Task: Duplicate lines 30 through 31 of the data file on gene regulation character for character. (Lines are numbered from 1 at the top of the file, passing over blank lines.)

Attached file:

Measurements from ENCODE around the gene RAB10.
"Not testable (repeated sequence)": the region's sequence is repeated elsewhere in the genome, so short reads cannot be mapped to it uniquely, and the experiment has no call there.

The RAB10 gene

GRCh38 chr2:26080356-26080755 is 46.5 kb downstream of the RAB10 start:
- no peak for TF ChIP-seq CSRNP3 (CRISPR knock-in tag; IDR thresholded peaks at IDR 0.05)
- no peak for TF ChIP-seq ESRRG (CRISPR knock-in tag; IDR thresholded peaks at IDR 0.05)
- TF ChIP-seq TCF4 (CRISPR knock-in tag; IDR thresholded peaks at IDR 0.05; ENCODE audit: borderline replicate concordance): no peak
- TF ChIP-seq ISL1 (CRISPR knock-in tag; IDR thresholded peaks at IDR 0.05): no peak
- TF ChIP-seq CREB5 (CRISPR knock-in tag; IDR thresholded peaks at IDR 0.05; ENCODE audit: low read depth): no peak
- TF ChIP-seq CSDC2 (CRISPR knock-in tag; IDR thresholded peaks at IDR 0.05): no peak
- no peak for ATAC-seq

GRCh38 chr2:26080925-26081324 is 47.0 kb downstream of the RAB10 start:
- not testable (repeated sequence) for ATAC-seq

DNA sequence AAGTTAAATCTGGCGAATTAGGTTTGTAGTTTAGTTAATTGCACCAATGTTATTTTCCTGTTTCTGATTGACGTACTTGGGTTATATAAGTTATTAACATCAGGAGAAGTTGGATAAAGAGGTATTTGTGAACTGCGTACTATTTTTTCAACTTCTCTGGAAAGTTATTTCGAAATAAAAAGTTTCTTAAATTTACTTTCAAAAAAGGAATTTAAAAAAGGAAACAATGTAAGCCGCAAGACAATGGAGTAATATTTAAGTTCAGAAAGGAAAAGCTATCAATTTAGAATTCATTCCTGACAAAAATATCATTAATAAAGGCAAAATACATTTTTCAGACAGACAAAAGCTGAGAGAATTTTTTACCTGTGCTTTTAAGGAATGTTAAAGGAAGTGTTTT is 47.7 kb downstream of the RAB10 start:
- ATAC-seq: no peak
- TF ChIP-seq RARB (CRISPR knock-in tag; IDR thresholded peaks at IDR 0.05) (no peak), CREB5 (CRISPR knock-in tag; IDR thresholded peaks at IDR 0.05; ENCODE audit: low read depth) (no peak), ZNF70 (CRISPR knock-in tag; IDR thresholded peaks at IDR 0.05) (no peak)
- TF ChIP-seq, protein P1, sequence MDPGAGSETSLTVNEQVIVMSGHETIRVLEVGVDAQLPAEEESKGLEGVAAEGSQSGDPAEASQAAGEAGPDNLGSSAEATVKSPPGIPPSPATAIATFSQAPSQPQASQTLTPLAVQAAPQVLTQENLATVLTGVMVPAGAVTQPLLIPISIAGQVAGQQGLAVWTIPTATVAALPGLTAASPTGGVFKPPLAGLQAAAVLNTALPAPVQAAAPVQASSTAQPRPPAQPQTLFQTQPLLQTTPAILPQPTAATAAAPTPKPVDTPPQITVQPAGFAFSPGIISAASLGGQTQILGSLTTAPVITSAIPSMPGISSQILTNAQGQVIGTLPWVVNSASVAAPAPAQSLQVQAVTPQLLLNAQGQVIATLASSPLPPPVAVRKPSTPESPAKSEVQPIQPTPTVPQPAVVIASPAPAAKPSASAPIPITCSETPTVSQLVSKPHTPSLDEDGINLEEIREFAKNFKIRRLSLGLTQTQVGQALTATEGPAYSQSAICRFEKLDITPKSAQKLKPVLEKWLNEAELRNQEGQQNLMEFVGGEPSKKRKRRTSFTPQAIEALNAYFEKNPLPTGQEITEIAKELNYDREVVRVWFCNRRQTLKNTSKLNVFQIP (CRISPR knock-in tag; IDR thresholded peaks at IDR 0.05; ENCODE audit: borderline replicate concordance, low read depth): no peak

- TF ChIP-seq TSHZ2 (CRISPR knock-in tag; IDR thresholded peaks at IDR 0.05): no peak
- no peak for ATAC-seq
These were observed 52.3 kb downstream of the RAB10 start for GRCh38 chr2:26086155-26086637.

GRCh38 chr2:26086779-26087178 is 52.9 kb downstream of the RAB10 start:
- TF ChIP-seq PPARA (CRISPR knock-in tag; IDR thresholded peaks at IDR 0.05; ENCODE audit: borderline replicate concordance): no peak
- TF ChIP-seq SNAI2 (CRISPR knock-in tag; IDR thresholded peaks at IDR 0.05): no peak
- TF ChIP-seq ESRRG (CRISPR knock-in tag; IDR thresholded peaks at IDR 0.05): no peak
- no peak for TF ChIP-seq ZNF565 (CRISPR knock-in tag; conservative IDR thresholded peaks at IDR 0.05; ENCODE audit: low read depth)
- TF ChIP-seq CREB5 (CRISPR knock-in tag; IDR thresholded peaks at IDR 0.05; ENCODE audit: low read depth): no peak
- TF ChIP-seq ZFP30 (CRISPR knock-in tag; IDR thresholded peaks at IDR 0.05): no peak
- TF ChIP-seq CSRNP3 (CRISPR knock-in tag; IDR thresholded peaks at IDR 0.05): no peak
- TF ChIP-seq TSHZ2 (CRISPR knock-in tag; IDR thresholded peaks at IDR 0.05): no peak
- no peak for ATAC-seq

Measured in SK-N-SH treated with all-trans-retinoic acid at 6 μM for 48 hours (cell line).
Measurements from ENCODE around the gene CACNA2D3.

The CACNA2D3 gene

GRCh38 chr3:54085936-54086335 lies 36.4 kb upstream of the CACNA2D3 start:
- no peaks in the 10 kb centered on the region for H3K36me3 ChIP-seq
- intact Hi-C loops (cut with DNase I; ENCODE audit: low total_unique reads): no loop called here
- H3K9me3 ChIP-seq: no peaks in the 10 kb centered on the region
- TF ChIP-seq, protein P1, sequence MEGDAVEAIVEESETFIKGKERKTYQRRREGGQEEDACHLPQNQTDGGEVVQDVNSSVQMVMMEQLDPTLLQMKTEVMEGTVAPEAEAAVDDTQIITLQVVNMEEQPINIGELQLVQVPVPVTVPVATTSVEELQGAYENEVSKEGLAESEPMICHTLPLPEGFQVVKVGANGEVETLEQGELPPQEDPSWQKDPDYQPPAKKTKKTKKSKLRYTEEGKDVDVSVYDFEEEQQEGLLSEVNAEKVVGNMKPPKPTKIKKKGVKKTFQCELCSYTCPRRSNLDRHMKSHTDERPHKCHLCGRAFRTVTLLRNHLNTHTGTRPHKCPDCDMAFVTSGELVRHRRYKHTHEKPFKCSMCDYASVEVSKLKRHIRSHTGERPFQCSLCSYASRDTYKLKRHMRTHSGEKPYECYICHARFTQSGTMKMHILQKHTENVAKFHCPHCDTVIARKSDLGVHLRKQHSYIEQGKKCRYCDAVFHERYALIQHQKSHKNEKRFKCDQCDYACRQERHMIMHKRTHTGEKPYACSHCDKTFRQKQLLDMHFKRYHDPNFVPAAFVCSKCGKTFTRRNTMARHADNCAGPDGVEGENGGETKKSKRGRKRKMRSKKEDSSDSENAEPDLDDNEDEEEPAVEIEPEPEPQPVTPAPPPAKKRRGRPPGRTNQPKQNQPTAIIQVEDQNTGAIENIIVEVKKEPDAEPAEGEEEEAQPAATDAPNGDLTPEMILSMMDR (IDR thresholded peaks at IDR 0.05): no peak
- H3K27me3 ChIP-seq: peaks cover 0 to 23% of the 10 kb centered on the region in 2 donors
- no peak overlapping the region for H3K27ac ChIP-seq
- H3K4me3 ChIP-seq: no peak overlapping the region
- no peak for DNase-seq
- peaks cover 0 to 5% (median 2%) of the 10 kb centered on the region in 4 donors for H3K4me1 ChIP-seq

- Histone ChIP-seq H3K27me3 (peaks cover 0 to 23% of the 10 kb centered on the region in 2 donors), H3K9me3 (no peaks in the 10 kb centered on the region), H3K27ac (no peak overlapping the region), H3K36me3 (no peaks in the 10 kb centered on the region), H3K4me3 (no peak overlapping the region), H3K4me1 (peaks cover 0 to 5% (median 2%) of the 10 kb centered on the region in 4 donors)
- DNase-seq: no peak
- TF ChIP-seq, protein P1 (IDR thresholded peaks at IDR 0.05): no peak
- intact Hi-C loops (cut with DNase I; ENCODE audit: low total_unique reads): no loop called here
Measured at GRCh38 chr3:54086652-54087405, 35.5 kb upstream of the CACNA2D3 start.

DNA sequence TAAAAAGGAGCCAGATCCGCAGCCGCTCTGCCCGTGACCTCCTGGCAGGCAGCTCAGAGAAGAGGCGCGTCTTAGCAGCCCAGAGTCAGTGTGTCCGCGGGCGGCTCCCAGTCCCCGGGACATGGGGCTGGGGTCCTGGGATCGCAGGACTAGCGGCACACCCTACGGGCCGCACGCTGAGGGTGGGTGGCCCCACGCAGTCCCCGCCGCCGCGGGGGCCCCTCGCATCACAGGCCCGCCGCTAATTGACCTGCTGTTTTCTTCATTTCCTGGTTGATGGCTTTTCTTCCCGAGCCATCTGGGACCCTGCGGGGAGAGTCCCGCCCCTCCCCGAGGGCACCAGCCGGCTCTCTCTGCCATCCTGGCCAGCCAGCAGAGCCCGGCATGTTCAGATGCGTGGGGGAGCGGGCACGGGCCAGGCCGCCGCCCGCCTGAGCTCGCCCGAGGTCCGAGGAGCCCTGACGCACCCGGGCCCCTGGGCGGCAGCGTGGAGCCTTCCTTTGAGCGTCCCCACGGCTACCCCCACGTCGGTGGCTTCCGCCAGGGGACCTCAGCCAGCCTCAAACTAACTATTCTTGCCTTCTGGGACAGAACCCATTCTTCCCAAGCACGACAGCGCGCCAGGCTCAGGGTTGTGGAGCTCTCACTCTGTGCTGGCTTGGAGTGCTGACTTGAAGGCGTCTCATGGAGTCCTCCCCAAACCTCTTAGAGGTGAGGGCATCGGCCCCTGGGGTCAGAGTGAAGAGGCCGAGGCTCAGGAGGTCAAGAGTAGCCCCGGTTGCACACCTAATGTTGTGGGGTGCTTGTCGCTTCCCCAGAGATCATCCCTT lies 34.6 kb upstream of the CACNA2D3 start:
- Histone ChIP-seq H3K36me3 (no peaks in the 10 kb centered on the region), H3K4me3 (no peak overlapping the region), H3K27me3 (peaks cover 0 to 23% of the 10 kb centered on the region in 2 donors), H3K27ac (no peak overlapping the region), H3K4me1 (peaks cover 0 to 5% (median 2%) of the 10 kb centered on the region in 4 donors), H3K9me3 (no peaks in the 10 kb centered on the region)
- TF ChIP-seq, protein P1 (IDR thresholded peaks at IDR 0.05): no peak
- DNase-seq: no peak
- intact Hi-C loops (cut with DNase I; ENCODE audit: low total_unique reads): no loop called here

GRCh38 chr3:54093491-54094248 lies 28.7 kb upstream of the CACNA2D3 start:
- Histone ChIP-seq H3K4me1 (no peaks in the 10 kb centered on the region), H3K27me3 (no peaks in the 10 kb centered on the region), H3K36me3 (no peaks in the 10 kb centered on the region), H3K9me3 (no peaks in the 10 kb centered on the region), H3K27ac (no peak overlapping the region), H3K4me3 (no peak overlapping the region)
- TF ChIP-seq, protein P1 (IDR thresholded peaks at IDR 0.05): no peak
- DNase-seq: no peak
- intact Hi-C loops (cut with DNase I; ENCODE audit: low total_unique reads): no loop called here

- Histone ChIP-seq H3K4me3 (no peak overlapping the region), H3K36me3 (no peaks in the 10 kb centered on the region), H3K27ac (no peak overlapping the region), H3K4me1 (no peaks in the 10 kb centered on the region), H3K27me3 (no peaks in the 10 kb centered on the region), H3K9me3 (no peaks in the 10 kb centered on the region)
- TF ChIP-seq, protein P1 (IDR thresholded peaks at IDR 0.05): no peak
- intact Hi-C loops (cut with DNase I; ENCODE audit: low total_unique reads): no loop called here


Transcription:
- no peak for ATAC-seq

Measured in SK-N-SH treated with all-trans-retinoic acid at 6 μM for 48 hours (cell line).